In my national survey of lawyers the majority of respondents felt that their formal legal education had not prepared them for implementing legal theory in a business setting. Specifically, they felt they lacked the basics for creating a law practice as well as attracting and interacting with clients in order to develop their business and survive. While they indicate that some law schools are now spending time on the business side of practicing law, responders also suggest these courses may not be deep enough, comprehensive enough, or given frequently enough.
The consensus is that that soon-to-be lawyer's business experience needs to be early, hands on, including meeting with clients before the bar exam. It should also involve networking, volunteering, and joining business organizations while students are still attaining their formal legal education. Hands-on experience is necessary for learning communications skills, the psychology of how to interact with clients and the press, using persuasion, and implementing the law in a wide variety of social situations. One large benefit of doing this, and doing it early and often, is that it builds your confidence in a shorter period of time than otherwise. Attempting this later typically take you years of filing through it all by yourself.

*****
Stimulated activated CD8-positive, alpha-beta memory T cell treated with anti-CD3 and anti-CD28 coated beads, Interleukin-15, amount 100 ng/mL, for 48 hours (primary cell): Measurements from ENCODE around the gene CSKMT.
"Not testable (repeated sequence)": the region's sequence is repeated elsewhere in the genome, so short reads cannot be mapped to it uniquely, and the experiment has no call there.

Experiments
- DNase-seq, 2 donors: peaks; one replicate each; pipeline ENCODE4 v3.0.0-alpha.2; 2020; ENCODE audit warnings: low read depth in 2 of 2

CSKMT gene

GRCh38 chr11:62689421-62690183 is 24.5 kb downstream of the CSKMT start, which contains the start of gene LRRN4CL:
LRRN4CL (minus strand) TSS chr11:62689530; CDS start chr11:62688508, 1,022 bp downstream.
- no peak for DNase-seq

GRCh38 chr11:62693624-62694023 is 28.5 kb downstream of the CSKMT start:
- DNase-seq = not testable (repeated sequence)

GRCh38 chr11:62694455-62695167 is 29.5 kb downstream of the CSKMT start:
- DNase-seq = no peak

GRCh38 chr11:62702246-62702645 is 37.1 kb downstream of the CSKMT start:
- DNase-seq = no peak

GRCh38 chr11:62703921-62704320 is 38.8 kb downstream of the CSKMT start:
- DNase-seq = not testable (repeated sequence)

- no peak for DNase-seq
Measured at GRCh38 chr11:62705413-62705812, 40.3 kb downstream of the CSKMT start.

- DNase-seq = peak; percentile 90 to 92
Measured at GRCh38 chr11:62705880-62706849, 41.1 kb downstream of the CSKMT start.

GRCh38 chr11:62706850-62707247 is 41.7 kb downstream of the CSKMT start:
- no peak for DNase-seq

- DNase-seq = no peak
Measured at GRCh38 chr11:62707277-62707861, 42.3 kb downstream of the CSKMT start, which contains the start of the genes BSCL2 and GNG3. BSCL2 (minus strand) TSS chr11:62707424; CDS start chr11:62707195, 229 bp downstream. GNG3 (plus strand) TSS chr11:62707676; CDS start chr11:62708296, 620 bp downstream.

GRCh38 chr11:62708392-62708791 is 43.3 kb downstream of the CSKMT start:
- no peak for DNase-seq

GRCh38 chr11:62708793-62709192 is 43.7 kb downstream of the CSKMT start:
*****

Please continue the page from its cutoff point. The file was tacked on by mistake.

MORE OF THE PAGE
Dealing effectively with people, which is so necessary to your converting prospects to clients, often seems to be omitted from law school curriculum. When it is used, it seems it is often one-semester course early on which is uniquate. A similar situation has occurred in medical schools where the schools have become aware that their medical students were totally ignorant of what to do in an interview with patients. As a result, some schools instituted a first-year course on doctor-patient communication. But now, slowly, the schools are discovering that this interpersonal skills and small talk interview course, with a workshop and peer feedback, needs to be required every year of medical school for both learning appropriate skills, gaining confidence in using them, and making them a habit. Being addressed only once early on is not particularly helpful long-term.
To paraphrase what one lawyer shared on this: Formal education (both undergraduate and graduate) taught me absolutely zero about promoting and presenting myself as an effective and authentic professional. Part of the problem is that when you are still in school, you do not yet fully realize the importance of professional marketing and of interacting with your client as a human being, not just a potential financial transaction. I have learned almost 100% of my promotion and self-presentation skills from other lawyers, other business owners, and family members. My confidence to begin to create profitable visibility and credibility for myself also began there. The upshot is that law school education as it currently stands may be completely useless, except for providing law theory, technical information, and cases. Everything that is worthwhile and works in the real world comes through post-academic experience, which is too bad.
If lawyers, in general, do not learn from their formal training how to …Read more